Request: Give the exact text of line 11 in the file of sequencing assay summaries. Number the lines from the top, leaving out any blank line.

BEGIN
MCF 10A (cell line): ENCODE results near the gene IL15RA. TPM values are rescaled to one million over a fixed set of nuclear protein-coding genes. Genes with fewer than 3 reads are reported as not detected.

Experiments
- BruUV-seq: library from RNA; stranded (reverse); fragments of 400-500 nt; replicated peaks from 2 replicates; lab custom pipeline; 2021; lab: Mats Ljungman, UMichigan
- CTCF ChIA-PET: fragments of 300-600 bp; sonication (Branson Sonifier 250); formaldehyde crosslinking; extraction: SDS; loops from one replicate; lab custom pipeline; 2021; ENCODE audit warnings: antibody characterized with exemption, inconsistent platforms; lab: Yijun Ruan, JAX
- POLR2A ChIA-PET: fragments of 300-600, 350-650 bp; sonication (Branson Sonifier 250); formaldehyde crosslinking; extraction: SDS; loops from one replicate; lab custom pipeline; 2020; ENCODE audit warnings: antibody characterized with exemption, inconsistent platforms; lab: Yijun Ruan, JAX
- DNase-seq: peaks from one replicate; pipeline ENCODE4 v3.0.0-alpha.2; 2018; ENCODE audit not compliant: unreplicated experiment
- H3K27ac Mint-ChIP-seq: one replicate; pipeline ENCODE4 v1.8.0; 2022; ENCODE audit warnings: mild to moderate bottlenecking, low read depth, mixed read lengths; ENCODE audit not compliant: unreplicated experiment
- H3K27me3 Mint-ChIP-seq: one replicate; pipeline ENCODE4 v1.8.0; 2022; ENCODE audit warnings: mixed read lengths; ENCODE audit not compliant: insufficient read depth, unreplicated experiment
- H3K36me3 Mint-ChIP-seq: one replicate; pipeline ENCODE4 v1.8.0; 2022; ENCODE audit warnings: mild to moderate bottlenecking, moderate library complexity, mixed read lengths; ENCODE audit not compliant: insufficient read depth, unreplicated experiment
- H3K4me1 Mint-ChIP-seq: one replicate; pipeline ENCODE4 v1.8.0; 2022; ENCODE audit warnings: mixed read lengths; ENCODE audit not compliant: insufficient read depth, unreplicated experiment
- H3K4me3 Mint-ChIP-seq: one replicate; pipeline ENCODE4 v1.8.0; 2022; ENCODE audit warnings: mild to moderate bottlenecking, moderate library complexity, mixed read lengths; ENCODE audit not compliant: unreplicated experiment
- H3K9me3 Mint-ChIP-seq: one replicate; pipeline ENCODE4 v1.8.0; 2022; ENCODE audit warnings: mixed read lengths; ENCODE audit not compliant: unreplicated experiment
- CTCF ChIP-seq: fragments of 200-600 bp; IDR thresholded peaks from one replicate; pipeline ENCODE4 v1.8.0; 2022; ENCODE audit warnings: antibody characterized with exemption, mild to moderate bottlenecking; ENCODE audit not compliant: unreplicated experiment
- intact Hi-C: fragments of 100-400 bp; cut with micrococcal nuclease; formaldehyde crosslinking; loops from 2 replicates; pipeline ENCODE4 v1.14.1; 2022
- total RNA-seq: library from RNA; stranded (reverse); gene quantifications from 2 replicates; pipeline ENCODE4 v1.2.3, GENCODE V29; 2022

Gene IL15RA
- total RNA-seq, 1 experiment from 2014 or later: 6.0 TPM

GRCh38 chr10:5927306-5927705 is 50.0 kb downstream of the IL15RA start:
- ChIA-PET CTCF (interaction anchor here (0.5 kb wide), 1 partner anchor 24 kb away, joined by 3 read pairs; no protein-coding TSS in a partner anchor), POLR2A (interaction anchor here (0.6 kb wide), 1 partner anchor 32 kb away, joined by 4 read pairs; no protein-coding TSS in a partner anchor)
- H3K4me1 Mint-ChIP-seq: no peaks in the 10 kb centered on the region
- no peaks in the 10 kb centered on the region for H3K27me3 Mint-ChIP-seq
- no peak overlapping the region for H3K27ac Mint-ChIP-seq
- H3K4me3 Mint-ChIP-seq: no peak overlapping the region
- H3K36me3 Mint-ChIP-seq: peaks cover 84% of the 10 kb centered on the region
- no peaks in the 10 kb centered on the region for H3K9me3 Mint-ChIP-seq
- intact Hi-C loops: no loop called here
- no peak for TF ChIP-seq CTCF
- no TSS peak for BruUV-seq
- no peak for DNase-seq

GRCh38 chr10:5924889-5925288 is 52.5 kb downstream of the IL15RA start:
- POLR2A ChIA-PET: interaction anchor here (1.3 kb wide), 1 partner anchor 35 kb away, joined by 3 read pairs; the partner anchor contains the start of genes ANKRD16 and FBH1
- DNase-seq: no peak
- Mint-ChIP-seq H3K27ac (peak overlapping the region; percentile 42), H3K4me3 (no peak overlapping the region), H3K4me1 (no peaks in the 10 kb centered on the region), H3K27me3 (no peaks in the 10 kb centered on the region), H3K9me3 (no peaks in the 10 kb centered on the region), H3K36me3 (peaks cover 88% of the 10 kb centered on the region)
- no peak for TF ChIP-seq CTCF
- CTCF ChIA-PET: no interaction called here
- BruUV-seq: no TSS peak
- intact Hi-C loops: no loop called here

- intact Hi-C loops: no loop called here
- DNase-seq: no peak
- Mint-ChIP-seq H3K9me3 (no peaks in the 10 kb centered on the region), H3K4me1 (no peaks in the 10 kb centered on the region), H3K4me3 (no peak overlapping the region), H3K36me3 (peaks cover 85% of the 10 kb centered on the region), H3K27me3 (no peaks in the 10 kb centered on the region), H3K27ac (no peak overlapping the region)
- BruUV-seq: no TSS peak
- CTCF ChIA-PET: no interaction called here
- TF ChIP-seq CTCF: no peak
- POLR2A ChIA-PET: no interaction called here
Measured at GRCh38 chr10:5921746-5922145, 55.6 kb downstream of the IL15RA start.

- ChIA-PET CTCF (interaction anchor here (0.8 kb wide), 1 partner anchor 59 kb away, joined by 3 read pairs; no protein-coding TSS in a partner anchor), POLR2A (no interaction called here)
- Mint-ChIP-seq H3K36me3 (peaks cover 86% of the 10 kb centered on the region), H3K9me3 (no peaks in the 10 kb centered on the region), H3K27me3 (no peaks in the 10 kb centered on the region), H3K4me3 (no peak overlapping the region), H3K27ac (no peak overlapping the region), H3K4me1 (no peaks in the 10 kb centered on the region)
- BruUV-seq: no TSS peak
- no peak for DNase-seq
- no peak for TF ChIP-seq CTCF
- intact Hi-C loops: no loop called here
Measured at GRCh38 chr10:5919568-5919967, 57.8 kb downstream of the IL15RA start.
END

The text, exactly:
- H3K4me3 Mint-ChIP-seq: one replicate; pipeline ENCODE4 v1.8.0; 2022; ENCODE audit warnings: mild to moderate bottlenecking, moderate library complexity, mixed read lengths; ENCODE audit not compliant: unreplicated experiment